Cybersecurity Challenges and Compliance Issues within the U.S. Healthcare Sector

Derek Mohammed, Ronda Mariani, Shereeza Mohammed

Abstract


Increasingly there are security breaches in U.S. Healthcare organizations that result in billions of dollars of damage to the healthcare system and a high personal cost to individuals whose identifiable and private information is unprotected. The Privacy Act of 1974, Health Insurance Portability and Accountability Act (HIPAA), and Health Information Technology for Economic and Clinical Health Act (HITECH) are three prominent Acts by the federal government that regulate and protect the confidentiality of personal information in the Healthcare system against breaches. This is a case study examining three organizations in the Healthcare Sector using document analysis to ascertain the problems that resulted in information breaches and the consequences of such breaches. It indicates the failures that occur with the inadequate compliance to the above federal Acts and provides recommendations to control future breaches from occurring. The organizations examined are:  The Veterans Administration which lacked basic security controls, the Utah Department of Technology Service that failed to control their personally identifiable information, and private healthcare organizations which revealed shortcomings in HIPAA compliance after data breach disclosures or random audits. Each case results from a lack of proper protection on systems and equipment containing sensitive data. The study recommendations include the need for organizations to lead by example as well as the establishment of tighter regulations and enforcement measures relating to civil fines, and audits to review organizational compliance with federal laws.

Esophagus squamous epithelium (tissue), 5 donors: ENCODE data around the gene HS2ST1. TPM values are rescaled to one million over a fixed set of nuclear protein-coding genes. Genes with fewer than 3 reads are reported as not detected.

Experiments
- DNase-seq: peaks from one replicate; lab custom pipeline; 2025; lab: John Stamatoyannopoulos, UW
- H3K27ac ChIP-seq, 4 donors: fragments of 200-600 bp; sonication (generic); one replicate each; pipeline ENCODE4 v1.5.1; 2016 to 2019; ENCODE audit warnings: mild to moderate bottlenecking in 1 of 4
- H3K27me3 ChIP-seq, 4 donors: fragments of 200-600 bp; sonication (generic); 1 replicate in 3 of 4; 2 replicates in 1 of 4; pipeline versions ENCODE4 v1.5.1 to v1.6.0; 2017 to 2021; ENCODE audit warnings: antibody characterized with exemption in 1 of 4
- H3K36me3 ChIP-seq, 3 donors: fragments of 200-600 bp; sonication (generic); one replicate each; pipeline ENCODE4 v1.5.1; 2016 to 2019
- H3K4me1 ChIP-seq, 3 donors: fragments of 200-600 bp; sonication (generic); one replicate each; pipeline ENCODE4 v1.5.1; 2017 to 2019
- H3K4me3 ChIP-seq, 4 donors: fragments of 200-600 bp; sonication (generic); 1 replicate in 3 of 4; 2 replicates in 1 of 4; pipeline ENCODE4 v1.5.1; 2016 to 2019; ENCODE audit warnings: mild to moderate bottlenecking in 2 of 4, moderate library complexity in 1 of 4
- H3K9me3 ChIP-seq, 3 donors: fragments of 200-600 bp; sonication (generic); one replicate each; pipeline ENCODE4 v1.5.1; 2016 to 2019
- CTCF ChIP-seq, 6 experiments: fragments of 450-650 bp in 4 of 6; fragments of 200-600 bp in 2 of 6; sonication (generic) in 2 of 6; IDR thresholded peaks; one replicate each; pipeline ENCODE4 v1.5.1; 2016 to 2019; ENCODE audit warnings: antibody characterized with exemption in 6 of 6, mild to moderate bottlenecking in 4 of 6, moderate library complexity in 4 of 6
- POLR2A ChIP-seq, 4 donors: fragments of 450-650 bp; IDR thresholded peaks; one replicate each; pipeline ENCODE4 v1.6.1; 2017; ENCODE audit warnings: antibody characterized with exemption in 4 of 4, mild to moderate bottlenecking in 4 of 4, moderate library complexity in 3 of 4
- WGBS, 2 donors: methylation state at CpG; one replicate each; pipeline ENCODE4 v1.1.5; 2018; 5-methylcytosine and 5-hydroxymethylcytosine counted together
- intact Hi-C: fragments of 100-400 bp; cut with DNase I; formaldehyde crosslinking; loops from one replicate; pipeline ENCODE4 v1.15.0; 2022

Keywords


Cybersecurity policy, healthcare sector, HIPAA, HITECH, regulatory compliance.

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References


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DOI: http://dx.doi.org/10.18533/ijbsr.v5i2.714

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International journal of business and social research (Print)
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